KIEPERT, Heinrich (1818-1899). Kiepert’s grosser Hand-Atlas…Statistischer Text von Dr. Paul Lippert und M. Busemann. Dritte Auflage. Berlin: Geographische Verlagshandlung Dietrich Reimer, [c. 1895].

$ 900.00

Folio, (20 1/8 x 13 1/8 inches). 45 double-page chromolithographed maps. Handsome binding of modern half green morocco, original publisher’s green cloth boards, gilt.

Provenance: With the bookplate of Christopher Henry Beaumont Pease, Lord Wardington (1924-2005), his sale, Sotheby’s, October 18, 2005.

Third edition, first published in 1893. Includes 45 beautifully chromolithographed double-page maps, showing the current political boundaries throughout the world. This atlas features several interesting maps of the Americas and Australia. One map of the United States delineates the various states and territories with colored outlines, but incorrectly identifies Alaska as a state rather than a territory. A map of the “Continent of Australia and New Zealand” identifies the various regions as “Englische Colonien,” “Französische,” “Niederländische,” “Portugiesische,” and “Deutsche.” Another shows “Eastern North America” with insets of the “Northeastern States” (Maine, New Hampshire, Vermont, New York, Massachusetts, Rhode Island, Connecticut, New Jersey, Pennsylvania, Delaware, and Maryland) and Niagara.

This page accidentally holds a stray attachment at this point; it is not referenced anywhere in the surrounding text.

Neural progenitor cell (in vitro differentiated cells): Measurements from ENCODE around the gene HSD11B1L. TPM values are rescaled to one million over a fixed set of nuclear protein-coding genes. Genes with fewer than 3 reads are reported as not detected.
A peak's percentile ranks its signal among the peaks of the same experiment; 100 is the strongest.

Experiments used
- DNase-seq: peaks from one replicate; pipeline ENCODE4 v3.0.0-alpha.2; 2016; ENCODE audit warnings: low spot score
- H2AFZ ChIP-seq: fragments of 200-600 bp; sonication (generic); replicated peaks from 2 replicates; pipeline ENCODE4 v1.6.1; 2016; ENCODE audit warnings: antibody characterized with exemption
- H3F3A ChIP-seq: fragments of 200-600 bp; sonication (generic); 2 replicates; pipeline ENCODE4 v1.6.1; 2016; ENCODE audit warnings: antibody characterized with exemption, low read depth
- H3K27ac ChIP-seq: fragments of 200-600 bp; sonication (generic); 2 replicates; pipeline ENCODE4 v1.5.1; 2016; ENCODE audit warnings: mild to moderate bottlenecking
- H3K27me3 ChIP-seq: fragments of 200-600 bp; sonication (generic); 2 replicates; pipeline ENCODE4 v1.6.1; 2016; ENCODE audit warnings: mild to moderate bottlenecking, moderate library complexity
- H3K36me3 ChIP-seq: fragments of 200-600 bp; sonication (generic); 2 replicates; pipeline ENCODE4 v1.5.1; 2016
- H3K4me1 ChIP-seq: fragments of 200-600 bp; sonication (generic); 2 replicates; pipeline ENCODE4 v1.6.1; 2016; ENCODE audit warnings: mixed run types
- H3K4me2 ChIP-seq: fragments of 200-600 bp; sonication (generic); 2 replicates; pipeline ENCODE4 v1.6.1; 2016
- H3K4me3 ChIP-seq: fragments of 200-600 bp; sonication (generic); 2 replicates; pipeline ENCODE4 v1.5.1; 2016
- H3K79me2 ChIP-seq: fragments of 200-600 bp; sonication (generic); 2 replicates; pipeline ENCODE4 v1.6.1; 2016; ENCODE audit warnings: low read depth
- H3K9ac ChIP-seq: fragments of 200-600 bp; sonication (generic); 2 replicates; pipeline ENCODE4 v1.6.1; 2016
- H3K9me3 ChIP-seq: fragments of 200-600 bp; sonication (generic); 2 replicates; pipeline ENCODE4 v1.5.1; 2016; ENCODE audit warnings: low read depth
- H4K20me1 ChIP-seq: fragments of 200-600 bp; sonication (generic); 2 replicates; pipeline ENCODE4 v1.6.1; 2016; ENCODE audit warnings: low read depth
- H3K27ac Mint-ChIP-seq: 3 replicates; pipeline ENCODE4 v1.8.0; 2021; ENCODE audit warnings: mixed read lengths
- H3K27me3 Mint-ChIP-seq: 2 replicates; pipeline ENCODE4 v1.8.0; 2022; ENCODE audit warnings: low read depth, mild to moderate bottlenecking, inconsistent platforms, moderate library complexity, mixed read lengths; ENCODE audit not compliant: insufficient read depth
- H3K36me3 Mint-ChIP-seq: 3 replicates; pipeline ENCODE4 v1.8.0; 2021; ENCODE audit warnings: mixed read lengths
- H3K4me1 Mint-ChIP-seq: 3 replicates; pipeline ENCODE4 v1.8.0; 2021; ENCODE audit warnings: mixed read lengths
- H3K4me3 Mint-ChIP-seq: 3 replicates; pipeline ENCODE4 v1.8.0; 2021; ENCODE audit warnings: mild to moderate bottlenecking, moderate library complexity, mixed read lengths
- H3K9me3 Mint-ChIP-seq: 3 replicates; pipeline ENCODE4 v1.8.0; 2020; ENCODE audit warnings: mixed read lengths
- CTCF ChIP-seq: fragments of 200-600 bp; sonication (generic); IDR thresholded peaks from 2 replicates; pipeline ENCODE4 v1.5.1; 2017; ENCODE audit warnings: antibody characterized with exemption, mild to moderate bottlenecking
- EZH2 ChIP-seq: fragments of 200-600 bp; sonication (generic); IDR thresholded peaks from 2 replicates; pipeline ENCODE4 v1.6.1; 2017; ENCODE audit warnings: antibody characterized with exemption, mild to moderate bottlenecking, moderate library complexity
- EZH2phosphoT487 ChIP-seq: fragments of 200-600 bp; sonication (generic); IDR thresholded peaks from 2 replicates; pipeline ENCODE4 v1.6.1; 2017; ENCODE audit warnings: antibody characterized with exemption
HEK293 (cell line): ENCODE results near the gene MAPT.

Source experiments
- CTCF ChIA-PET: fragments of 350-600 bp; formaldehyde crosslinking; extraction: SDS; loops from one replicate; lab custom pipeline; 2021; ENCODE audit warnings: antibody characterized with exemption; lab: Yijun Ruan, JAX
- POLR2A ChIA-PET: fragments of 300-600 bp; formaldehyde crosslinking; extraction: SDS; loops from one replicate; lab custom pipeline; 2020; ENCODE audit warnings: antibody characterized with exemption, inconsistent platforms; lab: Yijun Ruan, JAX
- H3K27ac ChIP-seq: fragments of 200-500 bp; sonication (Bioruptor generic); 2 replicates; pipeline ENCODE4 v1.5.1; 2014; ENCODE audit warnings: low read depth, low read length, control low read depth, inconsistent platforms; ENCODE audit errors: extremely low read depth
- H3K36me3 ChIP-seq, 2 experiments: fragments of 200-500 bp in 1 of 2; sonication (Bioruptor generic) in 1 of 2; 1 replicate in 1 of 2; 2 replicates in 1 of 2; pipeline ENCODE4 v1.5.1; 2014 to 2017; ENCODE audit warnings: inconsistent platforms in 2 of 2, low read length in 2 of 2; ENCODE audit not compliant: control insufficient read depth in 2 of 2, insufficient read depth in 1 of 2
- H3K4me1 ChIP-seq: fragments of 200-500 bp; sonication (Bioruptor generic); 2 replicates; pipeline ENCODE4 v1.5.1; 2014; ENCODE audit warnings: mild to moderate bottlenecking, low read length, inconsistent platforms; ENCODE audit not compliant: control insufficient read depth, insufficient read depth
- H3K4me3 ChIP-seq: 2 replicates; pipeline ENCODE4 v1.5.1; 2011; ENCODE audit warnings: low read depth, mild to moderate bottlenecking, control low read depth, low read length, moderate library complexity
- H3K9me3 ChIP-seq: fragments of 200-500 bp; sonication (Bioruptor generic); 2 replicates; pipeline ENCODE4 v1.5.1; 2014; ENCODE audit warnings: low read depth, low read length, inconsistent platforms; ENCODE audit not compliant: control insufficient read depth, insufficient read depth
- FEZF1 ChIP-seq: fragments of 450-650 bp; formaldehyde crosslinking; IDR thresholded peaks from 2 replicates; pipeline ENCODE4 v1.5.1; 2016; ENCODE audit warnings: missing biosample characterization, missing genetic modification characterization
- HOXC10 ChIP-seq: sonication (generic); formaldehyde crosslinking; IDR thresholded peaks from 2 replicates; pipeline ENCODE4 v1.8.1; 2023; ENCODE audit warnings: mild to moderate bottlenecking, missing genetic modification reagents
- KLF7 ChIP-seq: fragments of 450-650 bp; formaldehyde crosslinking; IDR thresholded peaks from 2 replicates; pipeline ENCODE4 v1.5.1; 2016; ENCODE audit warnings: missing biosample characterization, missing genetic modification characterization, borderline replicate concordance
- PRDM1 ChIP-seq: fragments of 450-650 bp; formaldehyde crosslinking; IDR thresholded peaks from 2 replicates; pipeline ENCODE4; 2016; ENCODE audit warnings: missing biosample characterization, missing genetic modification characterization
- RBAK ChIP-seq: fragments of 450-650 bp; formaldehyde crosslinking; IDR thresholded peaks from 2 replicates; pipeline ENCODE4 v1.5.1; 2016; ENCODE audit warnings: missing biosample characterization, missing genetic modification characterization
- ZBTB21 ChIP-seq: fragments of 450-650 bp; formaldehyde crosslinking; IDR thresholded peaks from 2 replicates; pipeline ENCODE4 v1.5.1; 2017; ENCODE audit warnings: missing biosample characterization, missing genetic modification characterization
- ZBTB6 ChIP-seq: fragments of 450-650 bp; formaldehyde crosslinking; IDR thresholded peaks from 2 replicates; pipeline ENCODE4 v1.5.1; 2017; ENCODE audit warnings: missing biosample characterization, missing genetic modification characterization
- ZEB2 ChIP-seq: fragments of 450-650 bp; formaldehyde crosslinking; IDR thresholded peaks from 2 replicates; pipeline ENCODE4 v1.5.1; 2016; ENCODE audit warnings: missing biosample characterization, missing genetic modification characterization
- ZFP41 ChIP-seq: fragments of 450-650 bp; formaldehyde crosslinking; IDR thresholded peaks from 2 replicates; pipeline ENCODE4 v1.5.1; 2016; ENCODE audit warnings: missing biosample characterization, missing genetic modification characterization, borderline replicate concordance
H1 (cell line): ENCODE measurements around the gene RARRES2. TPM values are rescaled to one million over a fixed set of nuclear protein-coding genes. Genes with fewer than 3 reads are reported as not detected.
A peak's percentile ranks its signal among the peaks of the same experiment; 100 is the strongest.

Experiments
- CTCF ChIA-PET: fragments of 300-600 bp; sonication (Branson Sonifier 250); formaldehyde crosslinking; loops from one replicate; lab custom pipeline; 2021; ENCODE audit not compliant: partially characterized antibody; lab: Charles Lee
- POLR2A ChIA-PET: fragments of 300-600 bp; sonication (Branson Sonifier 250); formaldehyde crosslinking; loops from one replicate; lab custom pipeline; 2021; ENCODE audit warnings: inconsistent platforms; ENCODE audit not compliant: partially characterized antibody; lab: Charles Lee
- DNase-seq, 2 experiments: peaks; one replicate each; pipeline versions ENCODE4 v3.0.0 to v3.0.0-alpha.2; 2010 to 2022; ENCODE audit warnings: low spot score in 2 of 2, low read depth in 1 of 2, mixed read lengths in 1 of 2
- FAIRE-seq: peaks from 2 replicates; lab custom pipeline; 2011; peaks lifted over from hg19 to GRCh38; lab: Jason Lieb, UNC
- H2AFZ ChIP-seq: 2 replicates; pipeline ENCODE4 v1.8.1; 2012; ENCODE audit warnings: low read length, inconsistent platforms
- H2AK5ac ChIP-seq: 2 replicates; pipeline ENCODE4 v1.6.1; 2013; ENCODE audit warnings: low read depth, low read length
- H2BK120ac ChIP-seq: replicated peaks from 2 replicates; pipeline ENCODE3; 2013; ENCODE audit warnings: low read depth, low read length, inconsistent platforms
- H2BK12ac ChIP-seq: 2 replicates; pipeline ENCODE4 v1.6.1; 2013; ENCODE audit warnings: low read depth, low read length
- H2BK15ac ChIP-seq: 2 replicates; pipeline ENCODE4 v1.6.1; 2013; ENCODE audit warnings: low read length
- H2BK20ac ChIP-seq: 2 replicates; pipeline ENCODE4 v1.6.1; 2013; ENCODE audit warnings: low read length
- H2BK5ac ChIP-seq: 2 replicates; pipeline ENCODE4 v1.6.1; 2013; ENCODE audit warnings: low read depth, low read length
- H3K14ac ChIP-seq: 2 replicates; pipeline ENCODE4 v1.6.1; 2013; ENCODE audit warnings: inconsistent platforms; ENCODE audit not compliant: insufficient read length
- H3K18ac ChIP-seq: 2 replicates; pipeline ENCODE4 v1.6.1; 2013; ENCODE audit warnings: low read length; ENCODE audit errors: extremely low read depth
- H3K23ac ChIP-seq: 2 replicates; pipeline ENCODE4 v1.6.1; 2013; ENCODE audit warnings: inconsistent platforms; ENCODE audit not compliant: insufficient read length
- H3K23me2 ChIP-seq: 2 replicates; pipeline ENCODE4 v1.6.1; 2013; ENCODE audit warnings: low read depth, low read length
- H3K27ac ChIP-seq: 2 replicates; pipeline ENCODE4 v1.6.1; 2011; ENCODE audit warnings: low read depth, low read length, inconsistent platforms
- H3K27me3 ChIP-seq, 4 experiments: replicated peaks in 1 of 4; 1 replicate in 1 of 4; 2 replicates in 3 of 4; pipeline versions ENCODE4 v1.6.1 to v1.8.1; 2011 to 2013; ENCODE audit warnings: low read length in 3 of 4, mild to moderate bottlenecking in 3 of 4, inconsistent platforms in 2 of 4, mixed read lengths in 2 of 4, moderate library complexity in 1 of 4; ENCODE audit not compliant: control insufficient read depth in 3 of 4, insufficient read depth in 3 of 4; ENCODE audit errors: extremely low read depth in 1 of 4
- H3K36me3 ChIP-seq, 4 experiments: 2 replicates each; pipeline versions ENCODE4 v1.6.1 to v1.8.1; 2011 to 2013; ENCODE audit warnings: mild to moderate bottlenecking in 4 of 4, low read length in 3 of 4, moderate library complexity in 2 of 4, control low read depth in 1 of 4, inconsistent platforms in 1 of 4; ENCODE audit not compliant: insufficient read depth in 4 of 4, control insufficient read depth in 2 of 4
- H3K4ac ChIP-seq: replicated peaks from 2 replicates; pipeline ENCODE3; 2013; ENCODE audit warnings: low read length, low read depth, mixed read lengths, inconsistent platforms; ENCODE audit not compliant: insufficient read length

Kiepert is widely recognized as one of the more important scholarly cartographers of the second half of the nineteenth century. He was particularly interested in the historical geography of the classical world as well as the Ottoman Empire, “where Kiepert travelled numerous times, gathering enough data to produce several major maps of the Ottoman world between the 1840s and 1890s. Kiepert was also responsible for some of the first detailed ethnic maps of Germany, Austria-Hungary, and the Balkan Peninsula. In the course of many years, he compiled maps of much of the rest of the world as well, in addition to cartographic materials for schools…

“Kiepert’s maps are almost invariably clear and easy to read, and they are as accurate as the scholarship of the day permitted. His maps of the historical geography of the classical world have inevitably come to seem a bit old-fashioned in light of later research, but his maps of the Ottoman Empire and surrounding countries remain extraordinarily valuable records of conditions in the period when they were compiled” (University of Chicago Map Collection online). Phillips, Atlases 817.